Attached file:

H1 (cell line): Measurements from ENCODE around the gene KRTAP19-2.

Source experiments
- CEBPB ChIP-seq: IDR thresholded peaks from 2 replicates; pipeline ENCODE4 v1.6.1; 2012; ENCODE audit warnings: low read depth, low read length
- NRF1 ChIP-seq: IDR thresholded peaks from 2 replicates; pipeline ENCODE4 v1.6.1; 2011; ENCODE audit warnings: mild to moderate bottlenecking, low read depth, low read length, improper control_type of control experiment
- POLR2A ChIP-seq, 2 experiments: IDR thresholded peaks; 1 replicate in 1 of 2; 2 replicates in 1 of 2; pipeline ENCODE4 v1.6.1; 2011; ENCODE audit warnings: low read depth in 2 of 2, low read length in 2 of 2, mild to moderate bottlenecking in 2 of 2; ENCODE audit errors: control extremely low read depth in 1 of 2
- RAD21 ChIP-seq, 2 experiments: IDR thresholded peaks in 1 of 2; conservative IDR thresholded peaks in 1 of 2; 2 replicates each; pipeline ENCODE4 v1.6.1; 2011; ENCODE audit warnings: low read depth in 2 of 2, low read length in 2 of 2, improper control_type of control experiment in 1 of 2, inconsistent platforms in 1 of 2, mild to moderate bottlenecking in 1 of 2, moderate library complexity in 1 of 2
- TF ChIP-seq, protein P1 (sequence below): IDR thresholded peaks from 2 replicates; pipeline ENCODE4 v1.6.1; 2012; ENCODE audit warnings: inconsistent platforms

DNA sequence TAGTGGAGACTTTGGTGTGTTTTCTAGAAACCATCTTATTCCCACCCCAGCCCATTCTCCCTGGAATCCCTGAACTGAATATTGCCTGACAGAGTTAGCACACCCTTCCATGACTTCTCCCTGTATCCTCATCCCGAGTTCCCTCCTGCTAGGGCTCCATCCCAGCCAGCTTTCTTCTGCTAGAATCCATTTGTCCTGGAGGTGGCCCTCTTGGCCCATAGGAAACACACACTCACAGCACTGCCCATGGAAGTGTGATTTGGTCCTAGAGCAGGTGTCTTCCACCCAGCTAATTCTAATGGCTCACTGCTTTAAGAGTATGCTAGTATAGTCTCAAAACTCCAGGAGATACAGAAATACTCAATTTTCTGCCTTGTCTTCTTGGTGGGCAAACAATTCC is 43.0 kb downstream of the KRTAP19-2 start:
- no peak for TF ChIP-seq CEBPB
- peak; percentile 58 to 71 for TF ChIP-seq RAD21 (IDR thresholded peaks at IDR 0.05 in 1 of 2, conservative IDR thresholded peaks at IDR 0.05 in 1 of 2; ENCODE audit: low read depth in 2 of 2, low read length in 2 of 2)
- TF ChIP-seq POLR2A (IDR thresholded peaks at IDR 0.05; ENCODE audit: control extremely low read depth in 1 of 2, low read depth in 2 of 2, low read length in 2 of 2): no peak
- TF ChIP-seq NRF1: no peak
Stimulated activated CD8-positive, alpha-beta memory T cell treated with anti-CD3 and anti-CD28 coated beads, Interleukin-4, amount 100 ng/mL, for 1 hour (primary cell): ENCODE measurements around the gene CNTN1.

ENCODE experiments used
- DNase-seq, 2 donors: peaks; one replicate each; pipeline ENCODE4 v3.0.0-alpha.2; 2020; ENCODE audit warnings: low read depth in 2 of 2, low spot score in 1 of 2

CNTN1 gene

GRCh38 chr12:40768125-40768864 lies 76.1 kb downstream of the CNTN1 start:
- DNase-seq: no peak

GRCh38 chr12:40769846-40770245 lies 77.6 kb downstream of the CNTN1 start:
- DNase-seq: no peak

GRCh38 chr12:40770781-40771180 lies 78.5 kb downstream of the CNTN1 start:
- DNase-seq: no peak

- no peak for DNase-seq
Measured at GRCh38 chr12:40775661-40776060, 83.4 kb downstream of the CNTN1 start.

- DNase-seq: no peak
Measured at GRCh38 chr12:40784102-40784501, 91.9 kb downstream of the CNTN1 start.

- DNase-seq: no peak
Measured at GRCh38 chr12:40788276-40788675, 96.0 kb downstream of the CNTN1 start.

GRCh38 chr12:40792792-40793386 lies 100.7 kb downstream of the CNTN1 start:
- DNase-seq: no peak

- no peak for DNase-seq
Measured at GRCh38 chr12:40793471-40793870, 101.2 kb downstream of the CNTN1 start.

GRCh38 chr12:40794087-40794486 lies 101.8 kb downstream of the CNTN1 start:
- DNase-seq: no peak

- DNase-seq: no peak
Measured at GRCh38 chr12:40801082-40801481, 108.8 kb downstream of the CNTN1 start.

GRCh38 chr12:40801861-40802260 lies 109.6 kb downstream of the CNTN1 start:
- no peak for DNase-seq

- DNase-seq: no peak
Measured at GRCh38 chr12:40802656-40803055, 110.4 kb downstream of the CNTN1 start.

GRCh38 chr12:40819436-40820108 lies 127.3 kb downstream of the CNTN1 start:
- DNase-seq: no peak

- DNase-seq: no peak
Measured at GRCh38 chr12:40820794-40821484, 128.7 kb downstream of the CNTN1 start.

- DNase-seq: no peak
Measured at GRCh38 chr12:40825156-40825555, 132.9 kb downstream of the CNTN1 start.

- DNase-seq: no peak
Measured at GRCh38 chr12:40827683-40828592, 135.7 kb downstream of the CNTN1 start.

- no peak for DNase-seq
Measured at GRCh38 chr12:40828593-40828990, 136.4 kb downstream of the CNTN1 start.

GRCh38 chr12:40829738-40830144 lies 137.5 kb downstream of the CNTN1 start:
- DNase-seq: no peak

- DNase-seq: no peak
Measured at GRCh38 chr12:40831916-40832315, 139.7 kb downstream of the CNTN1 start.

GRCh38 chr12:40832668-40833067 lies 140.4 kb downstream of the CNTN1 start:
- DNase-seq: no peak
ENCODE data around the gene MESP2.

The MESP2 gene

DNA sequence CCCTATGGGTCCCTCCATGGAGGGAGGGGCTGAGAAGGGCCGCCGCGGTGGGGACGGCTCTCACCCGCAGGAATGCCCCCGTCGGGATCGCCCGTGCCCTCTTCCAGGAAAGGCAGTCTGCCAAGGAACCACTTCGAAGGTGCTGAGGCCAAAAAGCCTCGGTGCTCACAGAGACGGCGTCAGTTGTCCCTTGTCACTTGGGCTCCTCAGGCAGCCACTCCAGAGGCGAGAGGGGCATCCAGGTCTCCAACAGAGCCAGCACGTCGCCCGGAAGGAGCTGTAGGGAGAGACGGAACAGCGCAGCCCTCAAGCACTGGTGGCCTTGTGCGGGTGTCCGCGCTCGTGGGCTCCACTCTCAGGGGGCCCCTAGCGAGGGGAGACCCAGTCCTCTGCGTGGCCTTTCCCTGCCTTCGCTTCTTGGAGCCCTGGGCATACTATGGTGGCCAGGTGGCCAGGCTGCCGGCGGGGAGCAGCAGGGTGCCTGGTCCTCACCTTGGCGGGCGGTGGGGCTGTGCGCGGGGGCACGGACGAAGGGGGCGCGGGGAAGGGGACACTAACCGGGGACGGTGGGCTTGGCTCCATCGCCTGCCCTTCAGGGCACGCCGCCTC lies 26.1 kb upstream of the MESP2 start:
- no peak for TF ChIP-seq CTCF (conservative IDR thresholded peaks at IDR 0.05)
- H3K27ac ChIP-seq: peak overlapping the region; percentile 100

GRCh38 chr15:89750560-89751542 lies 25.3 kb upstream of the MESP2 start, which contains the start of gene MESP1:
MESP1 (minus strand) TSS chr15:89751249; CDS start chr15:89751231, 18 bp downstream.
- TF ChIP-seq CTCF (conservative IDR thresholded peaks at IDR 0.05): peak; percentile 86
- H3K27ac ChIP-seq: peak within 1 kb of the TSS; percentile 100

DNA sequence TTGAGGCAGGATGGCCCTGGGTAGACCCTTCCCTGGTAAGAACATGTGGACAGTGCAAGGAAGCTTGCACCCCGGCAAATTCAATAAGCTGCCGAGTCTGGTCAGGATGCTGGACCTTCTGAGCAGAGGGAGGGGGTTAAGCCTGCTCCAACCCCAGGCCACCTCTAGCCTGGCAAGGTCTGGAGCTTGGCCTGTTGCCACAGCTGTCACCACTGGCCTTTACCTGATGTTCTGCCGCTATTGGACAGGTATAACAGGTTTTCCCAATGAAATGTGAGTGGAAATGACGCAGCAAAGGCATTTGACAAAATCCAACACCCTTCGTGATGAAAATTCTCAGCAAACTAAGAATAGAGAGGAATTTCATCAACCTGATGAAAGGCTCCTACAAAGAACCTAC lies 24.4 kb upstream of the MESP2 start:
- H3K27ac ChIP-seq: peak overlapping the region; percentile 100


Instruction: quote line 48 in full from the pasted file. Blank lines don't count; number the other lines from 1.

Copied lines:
Measured at GRCh38 chr12:40827683-40828592, 135.7 kb downstream of the CNTN1 start.